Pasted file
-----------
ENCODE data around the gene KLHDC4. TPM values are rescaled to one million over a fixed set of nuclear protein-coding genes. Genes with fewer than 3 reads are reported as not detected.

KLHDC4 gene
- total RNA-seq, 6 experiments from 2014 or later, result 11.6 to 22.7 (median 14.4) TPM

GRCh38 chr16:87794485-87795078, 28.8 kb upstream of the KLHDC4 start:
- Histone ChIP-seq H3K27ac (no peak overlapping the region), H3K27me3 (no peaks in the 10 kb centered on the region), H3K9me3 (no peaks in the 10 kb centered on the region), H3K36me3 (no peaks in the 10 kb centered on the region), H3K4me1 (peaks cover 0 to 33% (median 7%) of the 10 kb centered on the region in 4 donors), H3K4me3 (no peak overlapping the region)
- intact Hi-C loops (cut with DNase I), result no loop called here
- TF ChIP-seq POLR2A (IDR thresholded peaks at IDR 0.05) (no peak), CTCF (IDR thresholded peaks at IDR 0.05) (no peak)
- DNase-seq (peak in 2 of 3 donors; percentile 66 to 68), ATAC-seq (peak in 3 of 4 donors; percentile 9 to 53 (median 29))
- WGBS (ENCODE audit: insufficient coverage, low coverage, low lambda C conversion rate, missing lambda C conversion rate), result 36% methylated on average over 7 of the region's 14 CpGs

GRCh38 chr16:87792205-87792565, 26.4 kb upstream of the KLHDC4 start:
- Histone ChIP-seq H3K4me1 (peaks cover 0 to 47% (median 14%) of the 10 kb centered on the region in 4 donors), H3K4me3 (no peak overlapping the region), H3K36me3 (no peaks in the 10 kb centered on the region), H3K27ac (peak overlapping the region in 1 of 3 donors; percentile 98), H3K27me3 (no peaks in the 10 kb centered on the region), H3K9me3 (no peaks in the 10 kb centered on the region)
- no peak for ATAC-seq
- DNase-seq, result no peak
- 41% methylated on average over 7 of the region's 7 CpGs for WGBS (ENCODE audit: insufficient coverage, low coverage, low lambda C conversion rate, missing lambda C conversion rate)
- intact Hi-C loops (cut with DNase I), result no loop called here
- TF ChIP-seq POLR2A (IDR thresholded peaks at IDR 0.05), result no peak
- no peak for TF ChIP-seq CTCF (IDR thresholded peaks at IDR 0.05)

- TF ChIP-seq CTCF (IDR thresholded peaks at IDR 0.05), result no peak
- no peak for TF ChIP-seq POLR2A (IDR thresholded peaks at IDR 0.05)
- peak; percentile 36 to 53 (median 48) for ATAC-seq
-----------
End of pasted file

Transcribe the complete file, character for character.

ENCODE data around the gene KLHDC4. TPM values are rescaled to one million over a fixed set of nuclear protein-coding genes. Genes with fewer than 3 reads are reported as not detected.

KLHDC4 gene
- total RNA-seq, 6 experiments from 2014 or later, result 11.6 to 22.7 (median 14.4) TPM

GRCh38 chr16:87794485-87795078, 28.8 kb upstream of the KLHDC4 start:
- Histone ChIP-seq H3K27ac (no peak overlapping the region), H3K27me3 (no peaks in the 10 kb centered on the region), H3K9me3 (no peaks in the 10 kb centered on the region), H3K36me3 (no peaks in the 10 kb centered on the region), H3K4me1 (peaks cover 0 to 33% (median 7%) of the 10 kb centered on the region in 4 donors), H3K4me3 (no peak overlapping the region)
- intact Hi-C loops (cut with DNase I), result no loop called here
- TF ChIP-seq POLR2A (IDR thresholded peaks at IDR 0.05) (no peak), CTCF (IDR thresholded peaks at IDR 0.05) (no peak)
- DNase-seq (peak in 2 of 3 donors; percentile 66 to 68), ATAC-seq (peak in 3 of 4 donors; percentile 9 to 53 (median 29))
- WGBS (ENCODE audit: insufficient coverage, low coverage, low lambda C conversion rate, missing lambda C conversion rate), result 36% methylated on average over 7 of the region's 14 CpGs

GRCh38 chr16:87792205-87792565, 26.4 kb upstream of the KLHDC4 start:
- Histone ChIP-seq H3K4me1 (peaks cover 0 to 47% (median 14%) of the 10 kb centered on the region in 4 donors), H3K4me3 (no peak overlapping the region), H3K36me3 (no peaks in the 10 kb centered on the region), H3K27ac (peak overlapping the region in 1 of 3 donors; percentile 98), H3K27me3 (no peaks in the 10 kb centered on the region), H3K9me3 (no peaks in the 10 kb centered on the region)
- no peak for ATAC-seq
- DNase-seq, result no peak
- 41% methylated on average over 7 of the region's 7 CpGs for WGBS (ENCODE audit: insufficient coverage, low coverage, low lambda C conversion rate, missing lambda C conversion rate)
- intact Hi-C loops (cut with DNase I), result no loop called here
- TF ChIP-seq POLR2A (IDR thresholded peaks at IDR 0.05), result no peak
- no peak for TF ChIP-seq CTCF (IDR thresholded peaks at IDR 0.05)

- TF ChIP-seq CTCF (IDR thresholded peaks at IDR 0.05), result no peak
- no peak for TF ChIP-seq POLR2A (IDR thresholded peaks at IDR 0.05)
- peak; percentile 36 to 53 (median 48) for ATAC-seq